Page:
At This California Radio Station, the Call Letters Say It All

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Fog clouded the San Jacinto Mountains recently as Brad Fuhr approached the headquarters of KGAY, a radio station in an undistinguished Palm Springs, California, strip mall. Fuhr, the station’s chief executive, was tuned to KGAY in his all-electric Volvo, and the morning’s soundtrack included “Bad of the Heart,” George Lamond’s 1990 freestyle cri de coeur about getting dumped, and “Lucky Star,” Madonna’s 1983 dance hit of bouncy adoration.

KGAY’s call letters aren’t a fluke but a savvy marketing tool. While there are streaming stations devoted to gay audiences (like iHeart’s Pride Radio and Gaydio out of Britain) and gay-themed talk shows and dance formats have thrived on commercial and nonprofit radio for decades, KGAY is still one of a kind. It’s the only terrestrial radio station in America geared toward L.G.B.T.Q. listeners and their allies, where gay personalities broadcast in person, “WKRP in Cincinnati”-style, at least part time. (There’s WGAY, a “party station” in the Florida Keys, but it doesn’t market itself as gay.)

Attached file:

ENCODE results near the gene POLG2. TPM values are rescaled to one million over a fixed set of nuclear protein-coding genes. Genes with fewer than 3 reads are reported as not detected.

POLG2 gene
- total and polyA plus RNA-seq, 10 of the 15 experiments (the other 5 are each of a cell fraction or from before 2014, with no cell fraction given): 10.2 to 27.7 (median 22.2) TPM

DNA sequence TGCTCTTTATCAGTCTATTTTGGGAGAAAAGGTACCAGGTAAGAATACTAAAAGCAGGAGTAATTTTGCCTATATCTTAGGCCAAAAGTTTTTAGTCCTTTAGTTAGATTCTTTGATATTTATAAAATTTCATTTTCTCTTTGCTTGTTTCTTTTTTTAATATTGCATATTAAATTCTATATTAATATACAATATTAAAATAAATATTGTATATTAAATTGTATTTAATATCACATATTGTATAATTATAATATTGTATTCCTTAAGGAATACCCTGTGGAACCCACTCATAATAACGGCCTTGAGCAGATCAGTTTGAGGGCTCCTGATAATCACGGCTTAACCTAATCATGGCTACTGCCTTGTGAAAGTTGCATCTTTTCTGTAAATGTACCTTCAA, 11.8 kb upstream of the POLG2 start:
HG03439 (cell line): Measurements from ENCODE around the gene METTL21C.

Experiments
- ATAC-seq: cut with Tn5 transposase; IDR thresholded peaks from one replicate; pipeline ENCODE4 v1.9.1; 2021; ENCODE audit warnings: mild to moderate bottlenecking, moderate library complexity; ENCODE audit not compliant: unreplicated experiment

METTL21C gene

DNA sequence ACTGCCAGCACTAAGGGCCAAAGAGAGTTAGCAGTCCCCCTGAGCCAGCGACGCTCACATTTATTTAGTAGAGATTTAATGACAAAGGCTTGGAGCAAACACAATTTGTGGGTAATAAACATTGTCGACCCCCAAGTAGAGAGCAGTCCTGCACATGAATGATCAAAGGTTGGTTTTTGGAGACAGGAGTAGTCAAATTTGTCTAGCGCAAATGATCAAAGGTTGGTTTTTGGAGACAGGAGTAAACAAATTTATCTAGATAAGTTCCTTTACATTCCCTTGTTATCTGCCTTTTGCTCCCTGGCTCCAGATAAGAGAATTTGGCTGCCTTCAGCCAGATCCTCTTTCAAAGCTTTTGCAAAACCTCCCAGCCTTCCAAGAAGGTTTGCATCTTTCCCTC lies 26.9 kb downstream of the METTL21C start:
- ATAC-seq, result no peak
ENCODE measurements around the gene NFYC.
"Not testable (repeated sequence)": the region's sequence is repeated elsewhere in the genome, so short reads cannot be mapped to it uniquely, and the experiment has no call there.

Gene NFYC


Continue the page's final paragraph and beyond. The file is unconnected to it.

KGAY covers the Coachella Valley with its FM signal at 106.5 and is simulcast with KGAY AM 1270; it can be streamed globally at KGAYPalmSprings.com. Its two full-time D.J.s are Chris Shebel, the old-school, no-nonsense program director and weekday afternoon personality, and the wisecracking John Taylor, who covers mornings. Three other D.J.s — Eric Ornelas, Galaxy and ModGirl — provide the station with homemade mix shows that play around the clock.

Born on Dec. 25, 2018, KGAY replaced KVGH, an oldies station, with a playlist that rotates over 900 pop songs, disco anthems and dance remixes from the ’70s through the latest releases.

“It’s an entertaining, mass-appeal radio station first,” said Fuhr, 65.

Shebel at work as a D.J. at KGAY.Credit…Michelle Groskopf for The New York Times

KGAY serves primarily the clubby slice of the queer music pie. There’s no Barbra or Bikini Kill, no American songbook showstoppers or lesbian breakup ballads. There’s no rap or country, although it does play Lil Nas X and dance versions of songs by Dolly Parton, Tammy Wynette and other country divas.

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